The recent US shale boom has spurred economic growth but it has also generated a public debate about whether the hydraulic fracturing methods of extracting the fossil fuels cause water, air, or other environmental degradation. This week, the Proceedings of the National Academy of Sciences released a study linking the contamination of water wells to the faulty construction of nearby gas wells rather than the drilling or fracking mechanisms of releasing gas from shale formations. The peer reviewed study analyzed data from 133 contaminated drinking water wells in Pennsylvania and Texas which fall in the Marcellus shale and Barnett shale. Water wells were sampled to identify the source of gas contamination and if increased levels of gases in drinking water wells occurred naturally or whether the change in water quality was caused by fracking.
The findings rule out the notion that gas contamination migrated upward through overlying geological strata during horizontal drilling or hydraulic fracturing and instead point to faulty well casings and cement failures as the source of water well contamination. In linking tainted water wells to the construction and integrity of nearby gas wells, perhaps we will see the public shift focus to improving the state of well integrity regulations to better protect the environment.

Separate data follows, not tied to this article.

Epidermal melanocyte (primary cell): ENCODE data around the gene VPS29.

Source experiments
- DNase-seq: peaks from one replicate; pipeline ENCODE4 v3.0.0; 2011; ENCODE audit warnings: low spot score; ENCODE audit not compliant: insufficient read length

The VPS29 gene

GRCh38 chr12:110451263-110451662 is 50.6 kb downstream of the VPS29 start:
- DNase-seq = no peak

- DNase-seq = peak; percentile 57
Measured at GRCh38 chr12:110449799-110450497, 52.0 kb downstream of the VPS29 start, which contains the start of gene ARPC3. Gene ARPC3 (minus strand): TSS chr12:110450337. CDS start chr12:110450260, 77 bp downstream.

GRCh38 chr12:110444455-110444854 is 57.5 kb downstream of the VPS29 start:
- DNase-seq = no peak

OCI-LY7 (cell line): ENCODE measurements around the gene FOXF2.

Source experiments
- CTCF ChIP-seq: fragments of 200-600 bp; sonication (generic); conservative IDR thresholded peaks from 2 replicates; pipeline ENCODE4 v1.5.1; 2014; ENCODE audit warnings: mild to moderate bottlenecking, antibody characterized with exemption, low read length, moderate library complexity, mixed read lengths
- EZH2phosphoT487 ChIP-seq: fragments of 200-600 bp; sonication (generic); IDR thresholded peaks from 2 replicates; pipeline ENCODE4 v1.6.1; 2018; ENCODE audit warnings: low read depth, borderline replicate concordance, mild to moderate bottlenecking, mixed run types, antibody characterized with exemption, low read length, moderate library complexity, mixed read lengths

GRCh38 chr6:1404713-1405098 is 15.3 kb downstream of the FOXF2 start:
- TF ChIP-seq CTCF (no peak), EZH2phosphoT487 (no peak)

Last year in Texas the Railroad Commission overhauled state well integrity rules to ensure oil and gas wells are constructed with transparency and the latest technology. Starting in January of this year, the new rules have been in effect. But, the new well integrity rule hasn’t satisfied homeowners who connect the nearby production of hydraulic fracturing to the contamination of their drinking water wells. In Denton, Texas, the November 4 ballot will ask voters to decide whether the practice of hydraulic fracturing should be banned within the city limits.